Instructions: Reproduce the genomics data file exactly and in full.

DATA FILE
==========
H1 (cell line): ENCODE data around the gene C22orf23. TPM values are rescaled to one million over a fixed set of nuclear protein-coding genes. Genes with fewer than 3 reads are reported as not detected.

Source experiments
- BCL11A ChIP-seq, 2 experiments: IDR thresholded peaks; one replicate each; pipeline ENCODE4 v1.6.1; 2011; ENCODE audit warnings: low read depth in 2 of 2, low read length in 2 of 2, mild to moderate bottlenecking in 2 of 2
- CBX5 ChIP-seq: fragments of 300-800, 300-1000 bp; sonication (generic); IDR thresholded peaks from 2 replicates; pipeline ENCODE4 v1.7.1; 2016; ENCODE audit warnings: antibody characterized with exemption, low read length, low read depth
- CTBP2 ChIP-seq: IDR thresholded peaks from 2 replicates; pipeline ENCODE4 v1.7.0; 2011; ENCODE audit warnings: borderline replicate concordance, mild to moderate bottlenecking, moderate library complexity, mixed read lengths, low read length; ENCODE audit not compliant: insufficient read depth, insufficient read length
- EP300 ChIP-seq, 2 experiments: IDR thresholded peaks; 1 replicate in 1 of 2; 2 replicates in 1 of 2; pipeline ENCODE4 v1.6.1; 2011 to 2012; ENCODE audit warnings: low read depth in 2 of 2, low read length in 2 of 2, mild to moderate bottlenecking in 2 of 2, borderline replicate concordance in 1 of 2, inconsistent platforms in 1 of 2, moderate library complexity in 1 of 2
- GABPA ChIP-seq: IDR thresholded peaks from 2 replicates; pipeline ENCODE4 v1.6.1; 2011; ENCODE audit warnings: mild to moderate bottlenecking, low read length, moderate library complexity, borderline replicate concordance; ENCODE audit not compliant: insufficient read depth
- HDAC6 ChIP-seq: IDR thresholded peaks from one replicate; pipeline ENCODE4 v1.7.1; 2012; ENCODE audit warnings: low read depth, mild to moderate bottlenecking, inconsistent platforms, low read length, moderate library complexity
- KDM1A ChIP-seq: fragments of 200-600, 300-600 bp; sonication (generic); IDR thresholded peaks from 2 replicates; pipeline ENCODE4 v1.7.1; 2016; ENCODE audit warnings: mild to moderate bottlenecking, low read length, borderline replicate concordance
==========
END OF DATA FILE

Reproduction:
H1 (cell line): ENCODE data around the gene C22orf23. TPM values are rescaled to one million over a fixed set of nuclear protein-coding genes. Genes with fewer than 3 reads are reported as not detected.

Source experiments
- BCL11A ChIP-seq, 2 experiments: IDR thresholded peaks; one replicate each; pipeline ENCODE4 v1.6.1; 2011; ENCODE audit warnings: low read depth in 2 of 2, low read length in 2 of 2, mild to moderate bottlenecking in 2 of 2
- CBX5 ChIP-seq: fragments of 300-800, 300-1000 bp; sonication (generic); IDR thresholded peaks from 2 replicates; pipeline ENCODE4 v1.7.1; 2016; ENCODE audit warnings: antibody characterized with exemption, low read length, low read depth
- CTBP2 ChIP-seq: IDR thresholded peaks from 2 replicates; pipeline ENCODE4 v1.7.0; 2011; ENCODE audit warnings: borderline replicate concordance, mild to moderate bottlenecking, moderate library complexity, mixed read lengths, low read length; ENCODE audit not compliant: insufficient read depth, insufficient read length
- EP300 ChIP-seq, 2 experiments: IDR thresholded peaks; 1 replicate in 1 of 2; 2 replicates in 1 of 2; pipeline ENCODE4 v1.6.1; 2011 to 2012; ENCODE audit warnings: low read depth in 2 of 2, low read length in 2 of 2, mild to moderate bottlenecking in 2 of 2, borderline replicate concordance in 1 of 2, inconsistent platforms in 1 of 2, moderate library complexity in 1 of 2
- GABPA ChIP-seq: IDR thresholded peaks from 2 replicates; pipeline ENCODE4 v1.6.1; 2011; ENCODE audit warnings: mild to moderate bottlenecking, low read length, moderate library complexity, borderline replicate concordance; ENCODE audit not compliant: insufficient read depth
- HDAC6 ChIP-seq: IDR thresholded peaks from one replicate; pipeline ENCODE4 v1.7.1; 2012; ENCODE audit warnings: low read depth, mild to moderate bottlenecking, inconsistent platforms, low read length, moderate library complexity
- KDM1A ChIP-seq: fragments of 200-600, 300-600 bp; sonication (generic); IDR thresholded peaks from 2 replicates; pipeline ENCODE4 v1.7.1; 2016; ENCODE audit warnings: mild to moderate bottlenecking, low read length, borderline replicate concordance